Still Thinking It Over: More ways to practice phrasal verbs

Hopefully, some of you were able to try out the Think It Over activity from last week.  When I worked with an advanced private student, we quickly got through Tasks 1 and 2, and then focused on finding one-word equivalents for phrasal verbs, which we did with an article he had read in preparation for our lesson. This made me think it would be useful to list some possible ways teachers can turn an authentic text into a phrasal verb activity.

  • Last week, a reader and fellow blogger, Bekah Palmer, suggested that we delete all prepositions from a text and ask students to decide if the verb was the first word of a phrasal verb, and if so, what the particle(s) would be.
  • Like  Bekah, I’ve turned existing sentences into controlled exercises. One way is to pull sentences with phrasal verbs from a text after reading it and remove all the particles. Students must fill in the blanks based on what they’re able to recall and their knowledge of particle meanings: “Britain officially slipped ________ recession.”  A second way is to pull sentences with phrasal verbs from a text before reading it and give a choice of particles. For example, “Britain officially slipped (back over/ across/ back into) recession.” (Taken from NPR article One After Another, European Leaders Get the Boot.)
  • You can underline a set of phrasal verbs within a text and have students match them to their one-word equivalents on the board. Advanced students should actually be able to provide many of these one-word equivalents. In my last  lesson with  my advanced private student, I decided to give an inline choice of particles and then ask for a one-word equivalent. For instance, “Authorities could require people [depositors] to take (in/ out/ over) a new form of currency…” (from NPR.org)  > He correctly chose “take out” and then reworded the phrasal verb as “withdraw.”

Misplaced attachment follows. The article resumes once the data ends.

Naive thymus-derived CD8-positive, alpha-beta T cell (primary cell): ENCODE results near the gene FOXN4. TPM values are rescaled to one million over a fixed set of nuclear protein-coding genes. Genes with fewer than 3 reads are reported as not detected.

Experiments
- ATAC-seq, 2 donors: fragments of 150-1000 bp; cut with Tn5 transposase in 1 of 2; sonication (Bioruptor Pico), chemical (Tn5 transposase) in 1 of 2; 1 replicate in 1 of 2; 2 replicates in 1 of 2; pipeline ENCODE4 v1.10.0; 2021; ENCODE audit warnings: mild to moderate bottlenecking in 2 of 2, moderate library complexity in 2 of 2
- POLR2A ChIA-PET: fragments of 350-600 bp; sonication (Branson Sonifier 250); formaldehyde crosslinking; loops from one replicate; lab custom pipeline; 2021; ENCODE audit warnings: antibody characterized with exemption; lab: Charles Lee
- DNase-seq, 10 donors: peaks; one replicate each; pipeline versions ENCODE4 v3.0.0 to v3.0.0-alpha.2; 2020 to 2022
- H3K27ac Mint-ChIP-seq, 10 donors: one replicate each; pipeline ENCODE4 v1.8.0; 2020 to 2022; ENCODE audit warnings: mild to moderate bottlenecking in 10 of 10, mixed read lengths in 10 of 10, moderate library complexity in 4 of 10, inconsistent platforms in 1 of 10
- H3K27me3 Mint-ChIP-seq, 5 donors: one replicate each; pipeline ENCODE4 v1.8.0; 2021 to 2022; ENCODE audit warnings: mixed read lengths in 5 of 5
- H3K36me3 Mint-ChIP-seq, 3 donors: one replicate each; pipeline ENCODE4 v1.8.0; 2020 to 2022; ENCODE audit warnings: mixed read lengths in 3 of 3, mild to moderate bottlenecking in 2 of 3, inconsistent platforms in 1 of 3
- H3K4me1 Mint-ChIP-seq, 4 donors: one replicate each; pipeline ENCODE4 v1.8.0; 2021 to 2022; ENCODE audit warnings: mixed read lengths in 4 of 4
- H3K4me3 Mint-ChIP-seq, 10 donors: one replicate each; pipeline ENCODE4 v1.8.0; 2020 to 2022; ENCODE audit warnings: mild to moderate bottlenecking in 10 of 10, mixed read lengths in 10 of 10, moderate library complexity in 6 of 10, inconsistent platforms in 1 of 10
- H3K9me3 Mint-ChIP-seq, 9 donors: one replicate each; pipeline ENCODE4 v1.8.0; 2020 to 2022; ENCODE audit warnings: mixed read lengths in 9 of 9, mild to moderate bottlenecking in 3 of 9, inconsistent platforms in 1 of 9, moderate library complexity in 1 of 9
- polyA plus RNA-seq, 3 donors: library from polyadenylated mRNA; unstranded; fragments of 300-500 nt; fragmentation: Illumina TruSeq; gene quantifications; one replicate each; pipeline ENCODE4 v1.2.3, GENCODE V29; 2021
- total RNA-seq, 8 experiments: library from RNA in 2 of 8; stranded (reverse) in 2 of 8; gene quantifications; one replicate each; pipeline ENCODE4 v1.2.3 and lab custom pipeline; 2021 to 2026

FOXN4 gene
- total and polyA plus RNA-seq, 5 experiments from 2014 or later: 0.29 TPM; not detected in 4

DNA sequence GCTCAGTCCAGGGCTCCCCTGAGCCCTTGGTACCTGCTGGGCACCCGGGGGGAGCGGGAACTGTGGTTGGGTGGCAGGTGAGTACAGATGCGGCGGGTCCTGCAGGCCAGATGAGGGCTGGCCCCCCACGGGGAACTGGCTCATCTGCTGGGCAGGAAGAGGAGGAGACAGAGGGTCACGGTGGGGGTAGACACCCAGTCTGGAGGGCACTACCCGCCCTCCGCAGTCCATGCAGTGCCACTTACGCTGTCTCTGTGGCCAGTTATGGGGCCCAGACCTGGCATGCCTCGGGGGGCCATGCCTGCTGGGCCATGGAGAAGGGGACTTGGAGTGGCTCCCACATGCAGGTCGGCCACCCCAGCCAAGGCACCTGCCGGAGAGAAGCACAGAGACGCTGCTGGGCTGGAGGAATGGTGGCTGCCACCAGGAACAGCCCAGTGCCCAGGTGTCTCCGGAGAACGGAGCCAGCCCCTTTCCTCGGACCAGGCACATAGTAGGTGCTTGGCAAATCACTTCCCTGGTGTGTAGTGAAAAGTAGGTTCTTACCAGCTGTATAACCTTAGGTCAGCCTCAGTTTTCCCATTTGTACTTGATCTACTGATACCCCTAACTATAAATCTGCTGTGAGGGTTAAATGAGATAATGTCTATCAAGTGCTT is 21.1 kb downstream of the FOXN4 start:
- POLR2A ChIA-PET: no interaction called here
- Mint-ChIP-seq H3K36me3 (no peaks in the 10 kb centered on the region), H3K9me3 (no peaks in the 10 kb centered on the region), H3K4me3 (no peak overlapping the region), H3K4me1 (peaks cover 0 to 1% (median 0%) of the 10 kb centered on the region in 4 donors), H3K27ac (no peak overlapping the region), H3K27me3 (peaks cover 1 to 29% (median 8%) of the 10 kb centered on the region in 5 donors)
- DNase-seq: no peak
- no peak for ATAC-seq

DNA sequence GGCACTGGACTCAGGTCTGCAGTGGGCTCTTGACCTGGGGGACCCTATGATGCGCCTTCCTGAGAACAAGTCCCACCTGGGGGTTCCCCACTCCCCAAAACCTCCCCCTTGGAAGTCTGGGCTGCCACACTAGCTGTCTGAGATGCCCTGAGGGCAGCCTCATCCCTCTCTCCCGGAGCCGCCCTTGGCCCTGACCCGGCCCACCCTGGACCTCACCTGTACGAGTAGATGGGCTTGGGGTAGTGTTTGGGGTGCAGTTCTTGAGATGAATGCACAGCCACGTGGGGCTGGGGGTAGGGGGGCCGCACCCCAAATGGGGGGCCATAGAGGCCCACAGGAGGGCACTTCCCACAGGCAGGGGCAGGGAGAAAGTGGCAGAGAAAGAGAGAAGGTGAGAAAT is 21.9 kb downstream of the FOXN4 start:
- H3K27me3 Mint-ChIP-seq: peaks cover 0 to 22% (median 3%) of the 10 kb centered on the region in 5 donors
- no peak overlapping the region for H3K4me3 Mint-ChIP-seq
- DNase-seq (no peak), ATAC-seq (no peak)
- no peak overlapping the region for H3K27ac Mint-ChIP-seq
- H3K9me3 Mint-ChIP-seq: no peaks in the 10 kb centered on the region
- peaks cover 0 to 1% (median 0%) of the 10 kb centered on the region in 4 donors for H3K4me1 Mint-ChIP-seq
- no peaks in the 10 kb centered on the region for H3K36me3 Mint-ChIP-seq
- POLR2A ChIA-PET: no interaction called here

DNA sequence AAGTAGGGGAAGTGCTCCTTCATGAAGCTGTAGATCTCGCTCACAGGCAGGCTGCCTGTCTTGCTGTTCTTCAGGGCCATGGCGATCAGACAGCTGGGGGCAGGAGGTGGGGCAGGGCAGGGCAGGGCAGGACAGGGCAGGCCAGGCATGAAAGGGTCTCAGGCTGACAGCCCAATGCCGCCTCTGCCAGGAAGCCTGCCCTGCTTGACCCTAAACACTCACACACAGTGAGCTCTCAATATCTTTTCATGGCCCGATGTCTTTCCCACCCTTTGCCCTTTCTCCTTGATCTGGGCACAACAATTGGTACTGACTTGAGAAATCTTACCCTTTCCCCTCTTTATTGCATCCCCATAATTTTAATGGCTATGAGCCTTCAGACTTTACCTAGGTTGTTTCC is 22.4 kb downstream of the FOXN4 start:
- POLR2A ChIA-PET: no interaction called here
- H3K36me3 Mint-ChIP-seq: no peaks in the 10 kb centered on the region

• I’ve also given communicative practice with phrasal verbs seen in a text by incorporating them into discussion questions. For example, what are some common reasons to take out large amounts of cash from the bank? How often do you withdraw money?


Do you have any preferred way of practicing phrasal verbs with upper level students?

3 Comments Add yours

  1. Soubhik Burai from Kolkata, India says:

    Respected Ma’am,
    It’s very nice. I am following this.
    Thanks.

  2. Bruce Harper says:

    Useful ideas, thanks. But ‘slip into’ is not a phrasal verb.

    1. Hello. Thanks for checking out the post. It’s very true that after all these years I still find phrasal verbs a tricky topic to tackle! When we define a particle as an adverb or preposition that extends or changes the meaning of the verb, it becomes challenging to determine just how idiomatic a combination can be. “Back” is recognized as a particle expressing “return,” as in go back or turn back. I see “back” having a similar meaning in the combination slip back into.

      It’s funny how often we teachers can agree to disagree. I see the gray areas exposed in dictionaries and textbooks as well. For example, the combination slip into regarding clothing is not recognized as a phrasal verb in some dictionaries, but it’s categorized as such in others (Cambridge and Macmillan). In the end, I’m going to be happy if my students use all these combinations correctly and appropriately regardless of how the words have been labeled in their minds.🙂

      Thank you for making me think more about phrasal verbs this morning. Regards!

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